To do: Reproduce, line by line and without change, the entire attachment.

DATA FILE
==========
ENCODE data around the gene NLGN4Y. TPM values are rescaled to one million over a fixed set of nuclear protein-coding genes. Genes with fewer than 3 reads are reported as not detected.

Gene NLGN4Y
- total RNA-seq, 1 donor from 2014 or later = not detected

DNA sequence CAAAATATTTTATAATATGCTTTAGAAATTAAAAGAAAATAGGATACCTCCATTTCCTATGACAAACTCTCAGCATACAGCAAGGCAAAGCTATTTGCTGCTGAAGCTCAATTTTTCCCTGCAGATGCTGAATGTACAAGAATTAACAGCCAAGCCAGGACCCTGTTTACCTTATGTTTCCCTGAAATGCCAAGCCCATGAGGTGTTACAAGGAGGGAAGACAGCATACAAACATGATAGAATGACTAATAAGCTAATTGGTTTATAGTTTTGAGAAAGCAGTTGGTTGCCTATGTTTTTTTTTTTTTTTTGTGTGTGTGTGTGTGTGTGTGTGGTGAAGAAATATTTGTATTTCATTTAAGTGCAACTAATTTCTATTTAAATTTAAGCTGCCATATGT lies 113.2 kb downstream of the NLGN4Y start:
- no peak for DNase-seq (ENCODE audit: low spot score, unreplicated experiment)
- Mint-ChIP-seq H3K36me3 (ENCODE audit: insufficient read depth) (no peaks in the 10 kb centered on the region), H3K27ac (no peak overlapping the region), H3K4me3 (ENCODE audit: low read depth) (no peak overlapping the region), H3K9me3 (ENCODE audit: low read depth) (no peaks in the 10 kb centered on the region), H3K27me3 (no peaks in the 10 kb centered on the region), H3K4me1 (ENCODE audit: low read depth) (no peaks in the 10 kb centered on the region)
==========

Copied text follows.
ENCODE data around the gene NLGN4Y. TPM values are rescaled to one million over a fixed set of nuclear protein-coding genes. Genes with fewer than 3 reads are reported as not detected.

Gene NLGN4Y
- total RNA-seq, 1 donor from 2014 or later = not detected

DNA sequence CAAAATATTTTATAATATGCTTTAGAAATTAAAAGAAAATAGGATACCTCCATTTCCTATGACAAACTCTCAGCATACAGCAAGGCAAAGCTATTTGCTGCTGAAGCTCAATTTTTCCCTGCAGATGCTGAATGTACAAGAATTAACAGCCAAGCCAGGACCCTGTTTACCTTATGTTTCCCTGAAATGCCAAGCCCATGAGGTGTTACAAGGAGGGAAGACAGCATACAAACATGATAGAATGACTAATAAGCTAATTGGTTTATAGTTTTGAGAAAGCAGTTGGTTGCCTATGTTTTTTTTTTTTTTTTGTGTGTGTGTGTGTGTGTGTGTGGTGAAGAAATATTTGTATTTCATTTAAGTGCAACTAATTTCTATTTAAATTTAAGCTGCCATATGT lies 113.2 kb downstream of the NLGN4Y start:
- no peak for DNase-seq (ENCODE audit: low spot score, unreplicated experiment)
- Mint-ChIP-seq H3K36me3 (ENCODE audit: insufficient read depth) (no peaks in the 10 kb centered on the region), H3K27ac (no peak overlapping the region), H3K4me3 (ENCODE audit: low read depth) (no peak overlapping the region), H3K9me3 (ENCODE audit: low read depth) (no peaks in the 10 kb centered on the region), H3K27me3 (no peaks in the 10 kb centered on the region), H3K4me1 (ENCODE audit: low read depth) (no peaks in the 10 kb centered on the region)